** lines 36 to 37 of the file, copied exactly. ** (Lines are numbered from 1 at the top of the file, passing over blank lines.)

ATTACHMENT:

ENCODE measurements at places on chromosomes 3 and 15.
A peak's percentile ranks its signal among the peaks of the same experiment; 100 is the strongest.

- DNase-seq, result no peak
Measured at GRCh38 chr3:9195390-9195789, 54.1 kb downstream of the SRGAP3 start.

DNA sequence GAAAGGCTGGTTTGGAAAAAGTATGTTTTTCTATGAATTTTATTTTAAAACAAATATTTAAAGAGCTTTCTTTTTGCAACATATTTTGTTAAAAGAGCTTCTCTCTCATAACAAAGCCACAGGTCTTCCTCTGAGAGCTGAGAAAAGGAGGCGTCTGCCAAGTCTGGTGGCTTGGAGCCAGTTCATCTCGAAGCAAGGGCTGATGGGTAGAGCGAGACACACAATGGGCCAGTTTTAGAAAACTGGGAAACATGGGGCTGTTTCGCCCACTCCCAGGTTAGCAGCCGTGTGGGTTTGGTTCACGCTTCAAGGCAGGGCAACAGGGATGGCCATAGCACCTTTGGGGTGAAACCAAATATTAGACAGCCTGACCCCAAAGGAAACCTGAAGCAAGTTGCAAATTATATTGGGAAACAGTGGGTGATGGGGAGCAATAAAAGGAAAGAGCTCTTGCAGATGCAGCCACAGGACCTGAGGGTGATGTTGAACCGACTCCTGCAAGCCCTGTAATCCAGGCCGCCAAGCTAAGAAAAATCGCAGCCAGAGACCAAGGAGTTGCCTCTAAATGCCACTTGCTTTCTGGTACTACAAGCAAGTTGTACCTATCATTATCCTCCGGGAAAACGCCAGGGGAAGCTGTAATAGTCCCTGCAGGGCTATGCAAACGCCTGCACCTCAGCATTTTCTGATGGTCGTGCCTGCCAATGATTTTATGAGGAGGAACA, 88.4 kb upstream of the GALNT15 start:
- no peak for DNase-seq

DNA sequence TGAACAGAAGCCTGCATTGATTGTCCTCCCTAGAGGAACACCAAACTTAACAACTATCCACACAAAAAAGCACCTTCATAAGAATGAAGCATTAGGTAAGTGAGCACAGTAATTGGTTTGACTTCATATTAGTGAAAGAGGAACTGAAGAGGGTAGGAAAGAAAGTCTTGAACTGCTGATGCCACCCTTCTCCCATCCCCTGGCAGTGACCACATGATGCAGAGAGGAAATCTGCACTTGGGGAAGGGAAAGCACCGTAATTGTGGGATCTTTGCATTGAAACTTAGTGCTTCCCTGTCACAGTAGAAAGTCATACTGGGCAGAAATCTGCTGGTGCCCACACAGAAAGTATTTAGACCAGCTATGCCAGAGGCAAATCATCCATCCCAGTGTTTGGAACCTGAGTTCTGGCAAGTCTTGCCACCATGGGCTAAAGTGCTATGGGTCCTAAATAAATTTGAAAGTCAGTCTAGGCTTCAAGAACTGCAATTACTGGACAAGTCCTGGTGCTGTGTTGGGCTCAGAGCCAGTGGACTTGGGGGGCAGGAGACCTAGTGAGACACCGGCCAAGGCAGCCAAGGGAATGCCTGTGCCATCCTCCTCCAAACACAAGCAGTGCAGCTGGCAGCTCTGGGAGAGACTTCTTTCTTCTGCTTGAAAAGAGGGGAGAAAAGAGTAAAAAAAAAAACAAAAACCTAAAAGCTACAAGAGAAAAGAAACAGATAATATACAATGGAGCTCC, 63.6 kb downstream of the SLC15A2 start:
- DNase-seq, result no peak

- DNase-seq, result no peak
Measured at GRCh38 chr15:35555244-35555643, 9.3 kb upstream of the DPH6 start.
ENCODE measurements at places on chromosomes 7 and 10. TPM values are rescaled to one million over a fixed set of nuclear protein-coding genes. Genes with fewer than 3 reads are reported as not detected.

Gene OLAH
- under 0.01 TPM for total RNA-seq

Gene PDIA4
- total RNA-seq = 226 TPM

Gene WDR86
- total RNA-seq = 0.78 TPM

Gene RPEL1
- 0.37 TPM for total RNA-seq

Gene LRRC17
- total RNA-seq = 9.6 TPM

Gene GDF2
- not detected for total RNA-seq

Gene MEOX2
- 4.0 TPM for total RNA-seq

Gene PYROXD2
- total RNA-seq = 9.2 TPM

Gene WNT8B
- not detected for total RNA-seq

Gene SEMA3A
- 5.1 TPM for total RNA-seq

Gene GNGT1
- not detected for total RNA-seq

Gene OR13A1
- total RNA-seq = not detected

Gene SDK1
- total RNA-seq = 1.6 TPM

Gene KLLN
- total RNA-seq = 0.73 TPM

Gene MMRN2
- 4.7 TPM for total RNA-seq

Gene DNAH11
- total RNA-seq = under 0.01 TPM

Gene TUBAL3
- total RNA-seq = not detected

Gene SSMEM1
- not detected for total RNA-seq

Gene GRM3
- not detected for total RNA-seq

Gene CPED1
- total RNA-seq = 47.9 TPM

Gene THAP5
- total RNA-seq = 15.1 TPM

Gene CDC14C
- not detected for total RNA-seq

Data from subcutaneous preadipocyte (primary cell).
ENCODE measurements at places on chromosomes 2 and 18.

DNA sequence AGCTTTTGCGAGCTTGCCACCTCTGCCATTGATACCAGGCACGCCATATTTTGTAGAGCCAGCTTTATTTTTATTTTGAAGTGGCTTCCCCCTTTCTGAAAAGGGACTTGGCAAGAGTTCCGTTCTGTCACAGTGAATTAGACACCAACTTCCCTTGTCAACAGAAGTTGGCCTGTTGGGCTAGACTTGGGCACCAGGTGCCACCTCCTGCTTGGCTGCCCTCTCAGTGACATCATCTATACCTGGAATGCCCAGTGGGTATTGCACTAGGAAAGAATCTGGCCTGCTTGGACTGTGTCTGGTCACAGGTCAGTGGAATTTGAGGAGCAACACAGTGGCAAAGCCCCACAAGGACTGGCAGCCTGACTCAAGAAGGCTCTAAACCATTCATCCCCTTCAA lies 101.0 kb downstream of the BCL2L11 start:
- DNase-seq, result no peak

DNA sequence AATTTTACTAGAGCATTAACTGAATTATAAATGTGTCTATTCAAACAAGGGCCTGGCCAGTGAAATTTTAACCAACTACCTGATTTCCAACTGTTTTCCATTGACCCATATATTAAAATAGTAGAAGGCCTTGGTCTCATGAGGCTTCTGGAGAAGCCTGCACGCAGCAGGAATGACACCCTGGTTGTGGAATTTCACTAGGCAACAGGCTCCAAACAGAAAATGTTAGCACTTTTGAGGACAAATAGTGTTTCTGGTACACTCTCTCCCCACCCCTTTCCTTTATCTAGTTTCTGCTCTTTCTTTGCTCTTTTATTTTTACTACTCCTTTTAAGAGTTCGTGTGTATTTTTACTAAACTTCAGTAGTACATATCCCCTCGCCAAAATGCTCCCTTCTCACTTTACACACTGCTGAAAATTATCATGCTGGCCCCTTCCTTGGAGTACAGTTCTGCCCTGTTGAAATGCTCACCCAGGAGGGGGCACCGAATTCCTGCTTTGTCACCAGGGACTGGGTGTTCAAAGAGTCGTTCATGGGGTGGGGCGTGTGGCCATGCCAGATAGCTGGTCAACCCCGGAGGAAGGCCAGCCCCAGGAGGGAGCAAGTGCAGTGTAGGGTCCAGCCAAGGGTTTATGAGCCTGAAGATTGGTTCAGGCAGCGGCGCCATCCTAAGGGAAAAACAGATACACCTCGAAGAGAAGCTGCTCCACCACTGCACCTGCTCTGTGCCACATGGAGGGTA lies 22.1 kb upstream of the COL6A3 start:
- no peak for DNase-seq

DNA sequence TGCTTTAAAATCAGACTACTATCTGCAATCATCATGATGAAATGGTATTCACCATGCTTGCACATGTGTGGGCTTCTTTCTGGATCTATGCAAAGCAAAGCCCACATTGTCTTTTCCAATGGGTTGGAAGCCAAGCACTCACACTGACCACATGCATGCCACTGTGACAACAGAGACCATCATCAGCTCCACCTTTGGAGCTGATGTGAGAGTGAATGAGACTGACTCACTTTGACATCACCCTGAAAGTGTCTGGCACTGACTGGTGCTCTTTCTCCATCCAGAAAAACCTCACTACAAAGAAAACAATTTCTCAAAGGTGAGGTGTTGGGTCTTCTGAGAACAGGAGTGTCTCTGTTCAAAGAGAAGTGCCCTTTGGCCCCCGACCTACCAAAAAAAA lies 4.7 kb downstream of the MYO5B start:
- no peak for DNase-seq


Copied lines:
Gene SDK1
- total RNA-seq = 1.6 TPM